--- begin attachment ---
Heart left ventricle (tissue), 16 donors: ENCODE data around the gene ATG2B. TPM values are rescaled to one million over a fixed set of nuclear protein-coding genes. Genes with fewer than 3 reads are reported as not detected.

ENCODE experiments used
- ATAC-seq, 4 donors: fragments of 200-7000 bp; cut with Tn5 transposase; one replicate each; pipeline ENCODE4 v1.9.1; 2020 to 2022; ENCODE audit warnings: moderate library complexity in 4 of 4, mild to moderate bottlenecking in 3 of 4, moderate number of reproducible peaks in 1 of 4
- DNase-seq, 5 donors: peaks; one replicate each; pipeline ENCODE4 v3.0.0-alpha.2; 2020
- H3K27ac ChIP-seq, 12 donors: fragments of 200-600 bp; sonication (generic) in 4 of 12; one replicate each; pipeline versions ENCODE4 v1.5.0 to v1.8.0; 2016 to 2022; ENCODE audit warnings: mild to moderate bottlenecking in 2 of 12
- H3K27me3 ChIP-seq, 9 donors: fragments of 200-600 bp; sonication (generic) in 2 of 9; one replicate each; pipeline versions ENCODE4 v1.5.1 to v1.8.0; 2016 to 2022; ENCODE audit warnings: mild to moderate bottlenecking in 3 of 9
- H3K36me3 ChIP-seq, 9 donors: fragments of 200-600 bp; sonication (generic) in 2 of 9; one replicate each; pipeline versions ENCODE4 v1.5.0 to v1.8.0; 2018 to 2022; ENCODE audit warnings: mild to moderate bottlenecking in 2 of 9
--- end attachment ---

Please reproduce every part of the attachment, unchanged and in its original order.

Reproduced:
Heart left ventricle (tissue), 16 donors: ENCODE data around the gene ATG2B. TPM values are rescaled to one million over a fixed set of nuclear protein-coding genes. Genes with fewer than 3 reads are reported as not detected.

ENCODE experiments used
- ATAC-seq, 4 donors: fragments of 200-7000 bp; cut with Tn5 transposase; one replicate each; pipeline ENCODE4 v1.9.1; 2020 to 2022; ENCODE audit warnings: moderate library complexity in 4 of 4, mild to moderate bottlenecking in 3 of 4, moderate number of reproducible peaks in 1 of 4
- DNase-seq, 5 donors: peaks; one replicate each; pipeline ENCODE4 v3.0.0-alpha.2; 2020
- H3K27ac ChIP-seq, 12 donors: fragments of 200-600 bp; sonication (generic) in 4 of 12; one replicate each; pipeline versions ENCODE4 v1.5.0 to v1.8.0; 2016 to 2022; ENCODE audit warnings: mild to moderate bottlenecking in 2 of 12
- H3K27me3 ChIP-seq, 9 donors: fragments of 200-600 bp; sonication (generic) in 2 of 9; one replicate each; pipeline versions ENCODE4 v1.5.1 to v1.8.0; 2016 to 2022; ENCODE audit warnings: mild to moderate bottlenecking in 3 of 9
- H3K36me3 ChIP-seq, 9 donors: fragments of 200-600 bp; sonication (generic) in 2 of 9; one replicate each; pipeline versions ENCODE4 v1.5.0 to v1.8.0; 2018 to 2022; ENCODE audit warnings: mild to moderate bottlenecking in 2 of 9